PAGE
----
Greg had many different careers before he found is true passion. He worked for corporate America in the hotel industry. Following that, he worked for the NAACP and Black Enterprise News. Greg decided to change careers once again, and work in real estate. Later on he volunteered leading workshops at a non-profit in Baltimore. Greg was hired at the non-profit seven months later, where he found his passion and he worked on their job-readiness program. He leads workshops to returning citizens, and people with different barriers to find the best within themselves, learn to deal with their past and learn how to present themselves. He told job-seekers to show how employers can benefit from hiring you. Greg also advised job-seekers to always be early and ready to show employers that you are truly dedicated. He said to hold your head high, and do not shoot to low.
Jessie is a civil rights attorney in Baltimore. She figured out that she loved helping people early in her career path. She attended law school so she could learn how to advocate for people and guide them through the legal system. Jessie continues to love the work that she does because she is able to make change. When she was applying for judge fellowship positions she called back a judge in Baltimore too late and they already booked all of their interview slots. However, Jessie was determined and dedicated to get this position so she asked if she could be interviewed at 7:30 AM. She ended up being offered that position because the judge saw that she was ambitious and she would not take ‘no’ for an answer. Jessie advised job seekers to have good communication skills, be honest about abilities and follow up with your commitments. She noted that she does not like networking, but she learned how to overcome her discomfort by asking people questions about themselves. Jessie said that people like talking about themselves, and they are genuinely flattered. She said once you build that connection you can reach out to them along the way, and they may help you find a job opening or connect you with another important contact.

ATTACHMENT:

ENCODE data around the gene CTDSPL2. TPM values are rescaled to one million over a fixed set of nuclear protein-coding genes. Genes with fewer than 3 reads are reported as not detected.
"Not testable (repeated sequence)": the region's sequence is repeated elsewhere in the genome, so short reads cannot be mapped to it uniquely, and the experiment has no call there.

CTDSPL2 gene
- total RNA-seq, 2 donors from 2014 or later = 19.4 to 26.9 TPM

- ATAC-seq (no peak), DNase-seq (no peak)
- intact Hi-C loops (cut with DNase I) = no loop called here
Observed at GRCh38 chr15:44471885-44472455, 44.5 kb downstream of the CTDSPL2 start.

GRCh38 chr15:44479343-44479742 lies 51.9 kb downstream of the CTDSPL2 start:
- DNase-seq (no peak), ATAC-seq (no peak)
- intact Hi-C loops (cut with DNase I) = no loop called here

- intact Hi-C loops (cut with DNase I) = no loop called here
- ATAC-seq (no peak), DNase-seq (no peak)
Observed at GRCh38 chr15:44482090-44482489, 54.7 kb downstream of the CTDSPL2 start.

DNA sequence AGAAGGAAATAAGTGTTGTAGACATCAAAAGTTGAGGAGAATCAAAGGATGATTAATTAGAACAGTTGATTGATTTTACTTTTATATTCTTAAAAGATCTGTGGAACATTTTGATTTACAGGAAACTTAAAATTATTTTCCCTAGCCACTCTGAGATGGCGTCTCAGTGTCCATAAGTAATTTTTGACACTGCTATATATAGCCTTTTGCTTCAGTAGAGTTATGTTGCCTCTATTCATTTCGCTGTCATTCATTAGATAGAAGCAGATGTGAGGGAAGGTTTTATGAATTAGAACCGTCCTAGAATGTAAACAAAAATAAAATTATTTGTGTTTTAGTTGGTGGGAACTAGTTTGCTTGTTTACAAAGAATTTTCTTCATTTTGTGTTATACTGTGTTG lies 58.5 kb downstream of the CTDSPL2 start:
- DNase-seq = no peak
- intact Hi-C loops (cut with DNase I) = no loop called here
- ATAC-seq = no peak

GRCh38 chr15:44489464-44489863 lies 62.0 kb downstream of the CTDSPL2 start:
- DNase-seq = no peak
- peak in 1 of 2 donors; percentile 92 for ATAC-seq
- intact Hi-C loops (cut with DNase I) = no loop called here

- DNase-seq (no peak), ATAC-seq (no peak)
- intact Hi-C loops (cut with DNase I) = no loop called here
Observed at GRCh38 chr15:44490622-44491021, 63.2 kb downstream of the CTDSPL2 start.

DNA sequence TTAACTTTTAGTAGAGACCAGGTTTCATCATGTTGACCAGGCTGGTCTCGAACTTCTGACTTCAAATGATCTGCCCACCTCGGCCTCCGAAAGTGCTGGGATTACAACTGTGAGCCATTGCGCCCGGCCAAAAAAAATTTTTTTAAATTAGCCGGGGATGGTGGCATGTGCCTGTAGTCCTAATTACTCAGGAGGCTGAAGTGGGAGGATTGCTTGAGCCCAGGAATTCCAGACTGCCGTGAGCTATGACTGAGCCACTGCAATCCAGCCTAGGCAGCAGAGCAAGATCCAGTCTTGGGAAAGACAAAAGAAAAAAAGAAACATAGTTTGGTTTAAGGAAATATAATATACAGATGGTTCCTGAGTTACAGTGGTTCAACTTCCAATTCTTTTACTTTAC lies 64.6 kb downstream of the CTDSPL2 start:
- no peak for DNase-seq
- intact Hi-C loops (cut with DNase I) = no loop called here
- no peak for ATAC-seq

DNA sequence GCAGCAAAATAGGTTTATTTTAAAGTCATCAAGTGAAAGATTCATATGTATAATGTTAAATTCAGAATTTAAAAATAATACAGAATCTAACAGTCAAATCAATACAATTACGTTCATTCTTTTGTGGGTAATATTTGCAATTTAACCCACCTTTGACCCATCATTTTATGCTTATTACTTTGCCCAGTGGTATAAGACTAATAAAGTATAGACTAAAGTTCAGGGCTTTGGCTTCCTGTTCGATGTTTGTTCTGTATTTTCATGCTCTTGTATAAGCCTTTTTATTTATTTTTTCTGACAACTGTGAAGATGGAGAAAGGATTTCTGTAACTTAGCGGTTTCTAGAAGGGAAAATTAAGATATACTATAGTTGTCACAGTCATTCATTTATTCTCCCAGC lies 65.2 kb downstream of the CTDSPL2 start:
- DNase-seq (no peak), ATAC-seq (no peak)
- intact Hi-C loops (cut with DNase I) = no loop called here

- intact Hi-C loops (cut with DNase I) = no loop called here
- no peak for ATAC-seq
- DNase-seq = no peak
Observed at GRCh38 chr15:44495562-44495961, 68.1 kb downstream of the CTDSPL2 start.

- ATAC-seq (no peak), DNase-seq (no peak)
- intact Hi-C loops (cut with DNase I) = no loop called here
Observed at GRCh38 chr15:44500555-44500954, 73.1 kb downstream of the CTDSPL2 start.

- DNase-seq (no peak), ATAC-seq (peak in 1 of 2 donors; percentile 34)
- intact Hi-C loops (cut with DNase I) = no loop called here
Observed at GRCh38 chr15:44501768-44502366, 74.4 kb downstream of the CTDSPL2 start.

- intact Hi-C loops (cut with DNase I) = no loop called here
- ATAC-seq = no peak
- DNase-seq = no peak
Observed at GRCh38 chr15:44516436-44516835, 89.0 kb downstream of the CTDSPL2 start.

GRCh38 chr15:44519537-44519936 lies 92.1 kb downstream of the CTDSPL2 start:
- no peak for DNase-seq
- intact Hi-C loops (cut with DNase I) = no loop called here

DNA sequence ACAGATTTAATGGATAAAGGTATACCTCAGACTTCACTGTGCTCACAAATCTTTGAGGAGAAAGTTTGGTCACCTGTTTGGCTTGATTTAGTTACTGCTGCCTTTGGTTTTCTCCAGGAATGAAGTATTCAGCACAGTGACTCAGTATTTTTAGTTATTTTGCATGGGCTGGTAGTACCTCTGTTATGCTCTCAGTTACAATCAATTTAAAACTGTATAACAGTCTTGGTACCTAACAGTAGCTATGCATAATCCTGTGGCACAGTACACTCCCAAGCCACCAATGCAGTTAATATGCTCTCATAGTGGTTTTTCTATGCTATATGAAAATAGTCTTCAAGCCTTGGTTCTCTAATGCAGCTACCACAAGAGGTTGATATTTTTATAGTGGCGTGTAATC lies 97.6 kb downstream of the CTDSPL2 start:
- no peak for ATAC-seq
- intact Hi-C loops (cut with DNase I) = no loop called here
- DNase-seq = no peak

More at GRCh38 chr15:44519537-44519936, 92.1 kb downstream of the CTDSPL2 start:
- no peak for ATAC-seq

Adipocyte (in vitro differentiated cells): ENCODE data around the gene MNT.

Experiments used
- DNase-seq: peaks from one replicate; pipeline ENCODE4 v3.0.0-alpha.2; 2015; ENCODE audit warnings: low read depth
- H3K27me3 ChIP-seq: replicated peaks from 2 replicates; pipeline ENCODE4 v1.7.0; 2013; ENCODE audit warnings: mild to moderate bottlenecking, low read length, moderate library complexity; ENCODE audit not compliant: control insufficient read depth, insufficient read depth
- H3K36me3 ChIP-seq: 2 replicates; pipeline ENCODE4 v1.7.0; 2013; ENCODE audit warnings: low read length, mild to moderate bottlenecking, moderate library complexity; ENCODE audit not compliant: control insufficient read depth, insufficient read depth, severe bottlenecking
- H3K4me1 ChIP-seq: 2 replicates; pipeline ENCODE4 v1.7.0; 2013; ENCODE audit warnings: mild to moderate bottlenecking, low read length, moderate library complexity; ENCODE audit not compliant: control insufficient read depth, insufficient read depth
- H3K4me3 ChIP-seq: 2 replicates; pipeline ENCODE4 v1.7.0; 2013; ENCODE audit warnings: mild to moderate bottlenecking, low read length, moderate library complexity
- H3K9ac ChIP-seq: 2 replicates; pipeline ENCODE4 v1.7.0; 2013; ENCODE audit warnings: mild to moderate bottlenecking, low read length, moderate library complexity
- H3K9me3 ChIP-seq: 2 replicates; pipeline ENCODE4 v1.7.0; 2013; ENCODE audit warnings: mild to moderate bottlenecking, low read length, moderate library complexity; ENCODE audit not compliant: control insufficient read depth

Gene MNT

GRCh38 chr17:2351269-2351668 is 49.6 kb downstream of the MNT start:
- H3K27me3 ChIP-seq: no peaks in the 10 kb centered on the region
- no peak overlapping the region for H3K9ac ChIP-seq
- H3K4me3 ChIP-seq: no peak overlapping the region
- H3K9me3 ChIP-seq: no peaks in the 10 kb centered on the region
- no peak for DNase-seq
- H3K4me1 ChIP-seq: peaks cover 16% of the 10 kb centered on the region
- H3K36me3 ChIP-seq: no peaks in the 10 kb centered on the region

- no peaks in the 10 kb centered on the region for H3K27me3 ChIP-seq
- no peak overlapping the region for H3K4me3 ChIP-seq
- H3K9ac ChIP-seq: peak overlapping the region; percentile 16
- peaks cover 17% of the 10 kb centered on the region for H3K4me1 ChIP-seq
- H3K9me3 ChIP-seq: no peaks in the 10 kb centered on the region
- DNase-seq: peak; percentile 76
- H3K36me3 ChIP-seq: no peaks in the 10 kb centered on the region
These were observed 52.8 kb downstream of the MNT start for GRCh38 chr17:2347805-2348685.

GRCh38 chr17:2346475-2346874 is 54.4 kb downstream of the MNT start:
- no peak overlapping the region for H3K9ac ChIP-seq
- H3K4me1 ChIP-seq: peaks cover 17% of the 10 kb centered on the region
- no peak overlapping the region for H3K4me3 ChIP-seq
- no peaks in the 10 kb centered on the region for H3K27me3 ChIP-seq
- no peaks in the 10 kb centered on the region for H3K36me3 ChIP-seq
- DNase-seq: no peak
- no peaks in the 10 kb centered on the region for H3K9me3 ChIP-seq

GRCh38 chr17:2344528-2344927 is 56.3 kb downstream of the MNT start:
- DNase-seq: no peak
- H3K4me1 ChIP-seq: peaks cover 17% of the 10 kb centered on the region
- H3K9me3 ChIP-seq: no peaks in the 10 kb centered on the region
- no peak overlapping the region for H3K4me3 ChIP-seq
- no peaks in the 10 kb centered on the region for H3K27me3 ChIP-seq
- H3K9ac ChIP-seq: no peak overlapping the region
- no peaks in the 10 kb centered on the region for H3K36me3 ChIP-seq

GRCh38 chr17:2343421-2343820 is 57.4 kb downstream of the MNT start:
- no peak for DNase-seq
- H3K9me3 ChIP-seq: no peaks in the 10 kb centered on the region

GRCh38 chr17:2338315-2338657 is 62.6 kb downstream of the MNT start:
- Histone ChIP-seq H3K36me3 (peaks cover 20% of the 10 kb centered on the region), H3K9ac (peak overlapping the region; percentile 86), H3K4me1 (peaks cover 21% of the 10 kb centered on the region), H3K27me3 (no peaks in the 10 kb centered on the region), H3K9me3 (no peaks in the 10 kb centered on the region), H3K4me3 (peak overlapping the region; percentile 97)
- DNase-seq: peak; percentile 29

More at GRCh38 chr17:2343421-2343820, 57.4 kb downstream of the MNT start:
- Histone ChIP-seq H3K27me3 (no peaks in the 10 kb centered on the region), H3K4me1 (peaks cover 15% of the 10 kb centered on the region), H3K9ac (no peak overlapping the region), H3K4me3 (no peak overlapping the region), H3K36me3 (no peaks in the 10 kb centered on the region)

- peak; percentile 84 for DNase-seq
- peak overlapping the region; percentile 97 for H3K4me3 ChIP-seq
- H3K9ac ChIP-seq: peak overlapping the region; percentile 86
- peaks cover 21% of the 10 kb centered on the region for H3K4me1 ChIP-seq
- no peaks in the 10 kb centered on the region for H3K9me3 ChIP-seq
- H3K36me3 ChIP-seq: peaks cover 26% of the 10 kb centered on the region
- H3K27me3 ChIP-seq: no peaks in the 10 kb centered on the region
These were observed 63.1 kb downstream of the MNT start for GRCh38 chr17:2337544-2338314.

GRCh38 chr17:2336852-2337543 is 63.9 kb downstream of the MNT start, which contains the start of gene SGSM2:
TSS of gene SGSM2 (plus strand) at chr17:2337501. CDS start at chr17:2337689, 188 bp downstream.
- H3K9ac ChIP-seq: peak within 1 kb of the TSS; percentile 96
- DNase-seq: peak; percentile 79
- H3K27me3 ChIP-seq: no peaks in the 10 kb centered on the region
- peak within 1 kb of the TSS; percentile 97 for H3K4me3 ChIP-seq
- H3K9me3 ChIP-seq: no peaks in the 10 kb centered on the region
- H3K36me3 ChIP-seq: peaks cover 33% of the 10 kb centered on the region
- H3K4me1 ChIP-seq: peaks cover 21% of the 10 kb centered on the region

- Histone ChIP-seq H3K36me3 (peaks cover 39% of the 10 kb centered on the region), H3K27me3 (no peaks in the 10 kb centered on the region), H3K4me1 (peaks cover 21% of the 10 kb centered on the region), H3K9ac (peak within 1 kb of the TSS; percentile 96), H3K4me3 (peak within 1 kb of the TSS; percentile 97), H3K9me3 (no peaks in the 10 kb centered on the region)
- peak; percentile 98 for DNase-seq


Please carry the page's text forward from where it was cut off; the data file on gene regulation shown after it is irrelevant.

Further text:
Bobby grew up in West Baltimore and being the youngest of nine children led him to believe that it was “my way, or the highway,” when he was younger. He had many jobs working with large companies in Baltimore, but he was never able to hold them. He never developed important skills which ended up in him losing his jobs. He was involved with drugs and found it hard to focus on a job when he could make more money working on the streets. Bobby also started on a long path of addiction. After many years, he changed paths and went back to school and realized his passion for helping people. He worked in the field of addiction and learned how to use his experience with addiction to help others who are suffering from it. He figured out the antidote for addiction by learning how to manage your own feelings. Even after he retired, he could not give up his passion and instead opened up his own office where he continues to help people through the recovery process. Bobby told job-seekers “to apply yourself, and figure out what you can gain from every experience.”